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Meme-age

List seven habits/quirks/facts about yourself.

Seven, huh?

Let’s see.

  1. I cannot abide stupidity. I am not talking here about ignorance or people with lower levels of intelligence.  I am talking about people who are smart and choose not to be.  They deliberately blind themselves to the reality around them and to the facts, choosing to build a little world of their own and to viciously attack anyone who accidentally broaches their walls.  I’m talking about people who know running a red light can cause accidents and yet choose to do so anyway.  I’m talking about people who hear and see the rising the gasoline prices and yet choose to buy a vehicle that guzzles gasoline.  I’m talking about people who feel the effects of pollution in their breathing and yet vote against air cleaning laws.  Stupidity on any level angers me almost into incoherence.
  2. I have very high standards for myself. I do not apply my standards to other people.  They have a different, much lower, set of standards I expect from them.  And it varies according to the person.  I expect much more of people I have seen are capable than I do of people I don’t know at all.  I have lower expectations from children than I do adults.  I have different expectations from a police officer than I do from a doctor.  I tailor my expectations according to the person and their profession and other habits.  My standards for me are high because I know what I’m capable of.
  3. I am a sensual person. I love good food well prepared and well presented.  I love the feel of different textures, the odors of different fragrances, the colors of various things.  The shapes and positions of things can please me inordinately.  I am a synesthete, which means my senses are sort of scrambled.  Colors are also fragrances and textures to me, temperatures are textures as well – hot things are sharp and pointy.  Flavors come through as color and texture.  The one sense that seems to be lacking is sound.  Almost everything is muted and sound comes through to me as sound only.  I don’t hear variations in pitch or tone, only volume.  The words of a song mean more to me than the musical score.  What music I understand and “hear” is based upon words alone, the textures, images, and emotions they evoke.
  4. My spirituality is integral to my life. It doesn’t need to be shared, it doesn’t need to be validated by outside sources, it doesn’t need someone else’s permission or interpretation.  Everything I do is based upon my spiritual beliefs from the food I select and prepare to the words I say and the deeds I accomplish.  The very air I breathe is a part of my spirituality.  There is no moment I am not aware of the gift of life I have been given.  This is part of the reason I have such high standards for myself – I have been given a great gift of life and I feel it is wrong to squander it in any way, but most especially in trying to control other lives.  We each have this wonderful gift and we each have been given all the tools and senses and skills and abilities we need to survive and thrive and be.  Anything less is a sin.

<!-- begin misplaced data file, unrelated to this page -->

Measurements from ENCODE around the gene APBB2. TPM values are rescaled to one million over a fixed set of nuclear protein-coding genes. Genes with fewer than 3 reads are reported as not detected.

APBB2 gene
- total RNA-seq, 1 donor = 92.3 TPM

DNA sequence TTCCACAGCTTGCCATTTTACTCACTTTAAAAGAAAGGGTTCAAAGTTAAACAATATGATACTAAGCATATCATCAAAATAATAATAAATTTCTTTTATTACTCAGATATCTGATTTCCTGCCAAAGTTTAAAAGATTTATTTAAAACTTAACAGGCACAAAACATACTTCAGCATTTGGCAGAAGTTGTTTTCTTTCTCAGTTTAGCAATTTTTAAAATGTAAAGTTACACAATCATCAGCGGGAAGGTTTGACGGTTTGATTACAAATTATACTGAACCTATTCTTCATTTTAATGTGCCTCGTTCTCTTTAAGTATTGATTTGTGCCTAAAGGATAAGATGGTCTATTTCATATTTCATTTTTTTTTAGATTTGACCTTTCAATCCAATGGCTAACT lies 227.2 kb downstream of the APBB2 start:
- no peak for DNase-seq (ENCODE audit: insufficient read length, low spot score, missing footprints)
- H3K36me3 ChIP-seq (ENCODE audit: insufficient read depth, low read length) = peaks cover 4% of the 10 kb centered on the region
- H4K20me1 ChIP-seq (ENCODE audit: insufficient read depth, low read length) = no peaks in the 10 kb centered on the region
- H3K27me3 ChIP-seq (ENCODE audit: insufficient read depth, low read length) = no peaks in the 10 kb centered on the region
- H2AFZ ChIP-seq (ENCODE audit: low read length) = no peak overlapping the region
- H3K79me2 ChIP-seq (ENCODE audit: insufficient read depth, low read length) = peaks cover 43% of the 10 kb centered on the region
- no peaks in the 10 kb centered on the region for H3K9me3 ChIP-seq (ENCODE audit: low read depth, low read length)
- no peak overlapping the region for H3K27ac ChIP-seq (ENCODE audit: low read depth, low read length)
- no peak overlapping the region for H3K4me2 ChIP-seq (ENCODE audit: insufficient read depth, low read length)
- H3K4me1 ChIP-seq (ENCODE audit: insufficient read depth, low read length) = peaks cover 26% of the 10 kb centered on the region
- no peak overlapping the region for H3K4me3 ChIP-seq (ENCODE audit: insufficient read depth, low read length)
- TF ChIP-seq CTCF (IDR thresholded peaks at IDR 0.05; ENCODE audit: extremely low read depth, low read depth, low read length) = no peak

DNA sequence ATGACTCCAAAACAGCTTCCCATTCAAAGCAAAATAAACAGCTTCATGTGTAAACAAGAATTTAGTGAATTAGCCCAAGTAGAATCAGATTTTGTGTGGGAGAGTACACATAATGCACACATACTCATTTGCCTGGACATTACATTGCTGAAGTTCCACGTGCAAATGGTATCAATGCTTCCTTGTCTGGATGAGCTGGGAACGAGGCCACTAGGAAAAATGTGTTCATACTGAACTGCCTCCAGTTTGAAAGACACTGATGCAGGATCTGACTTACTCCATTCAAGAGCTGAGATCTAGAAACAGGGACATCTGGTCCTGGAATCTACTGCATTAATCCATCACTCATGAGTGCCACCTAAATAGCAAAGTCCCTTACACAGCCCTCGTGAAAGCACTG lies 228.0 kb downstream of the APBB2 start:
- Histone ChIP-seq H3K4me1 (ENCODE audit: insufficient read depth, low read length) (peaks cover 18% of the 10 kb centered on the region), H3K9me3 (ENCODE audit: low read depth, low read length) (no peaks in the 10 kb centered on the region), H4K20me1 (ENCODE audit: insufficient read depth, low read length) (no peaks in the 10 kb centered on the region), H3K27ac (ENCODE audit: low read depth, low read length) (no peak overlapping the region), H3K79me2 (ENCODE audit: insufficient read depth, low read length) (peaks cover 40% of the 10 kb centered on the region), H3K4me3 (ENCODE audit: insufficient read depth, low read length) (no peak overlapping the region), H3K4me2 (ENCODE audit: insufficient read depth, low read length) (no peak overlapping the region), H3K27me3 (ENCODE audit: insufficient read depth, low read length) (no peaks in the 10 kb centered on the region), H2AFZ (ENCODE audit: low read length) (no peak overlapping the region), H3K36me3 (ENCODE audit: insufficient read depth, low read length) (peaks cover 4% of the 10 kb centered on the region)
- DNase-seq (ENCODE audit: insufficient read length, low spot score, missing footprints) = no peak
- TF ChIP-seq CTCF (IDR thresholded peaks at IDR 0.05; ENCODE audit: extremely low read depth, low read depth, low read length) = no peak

5. When I love, it is forever and unconditional. When I decide to love someone, even if that decision is made viscerally or subconsciously and without my fully informed consent, it is a forever thing.  The people I love don’t need to love me back.  They don’t even need to know I love them.  Time, distance, actions – none of that matters.  My love transcends all of these things.  If I love someone and don’t see them for 20 years, that love will still be as fresh and vital as it was 20 years ago. I have never said “I will love you only if you….” or “If you do … I will stop loving you” and I never will.  My love is constant, abiding, and will endure for as long as I live.  Maybe longer.  Nothing the other person can do will change that.  I am always surprised if someone loves me back.  I don’t expect it.  It – humbles – me to be loved by someone else.
  6. My anger is a flash. I have a lot of “breakers” that snap and reset quickly so my anger rarely lasts for long.  A few words, a mean look, and voila, it’s history and I’m not mad anymore.  I’m ready to move on and get on with life.  I don’t hold a grudge and I can’t wrap my mind around people who do.  I think it’s a waste of time to nurse a grudge and let it consume my life to the point that nothing else matters but revenge and getting even.  I snap, I move on.  Life is too full of other things to stop at one event.
  7. My hatred is forever. That seems to be a contradiction of the last point, but it isn’t.  Anger is over little things – flash, boom and it’s done, like a power surge through a breaker box.  Hatred is a big thing, caused by large issues.  My response to hatred is usually avoidance if it is directed against a person.  If I must deal with a person I hate, I will be meticulously polite, but not friendly.  It takes a lot for a person to elicit hatred from me, and I can count on one hand, with fingers left over, the people I hate.  When I hate a situation, my reaction is to change it, make it less hateful.  Whether that’s campaigning to change a law (very rarely to enact a law, we have so many laws there’s bound to be one that applies in every situation that can be changed, there’s no need to confuse things with ever more new laws), working to change conditions so the hated event can’t exist, or eliminating the hated thing so it ceases to be, I take action.  This makes me an activist in many ways.

And there you have it, seven of my little quirks.

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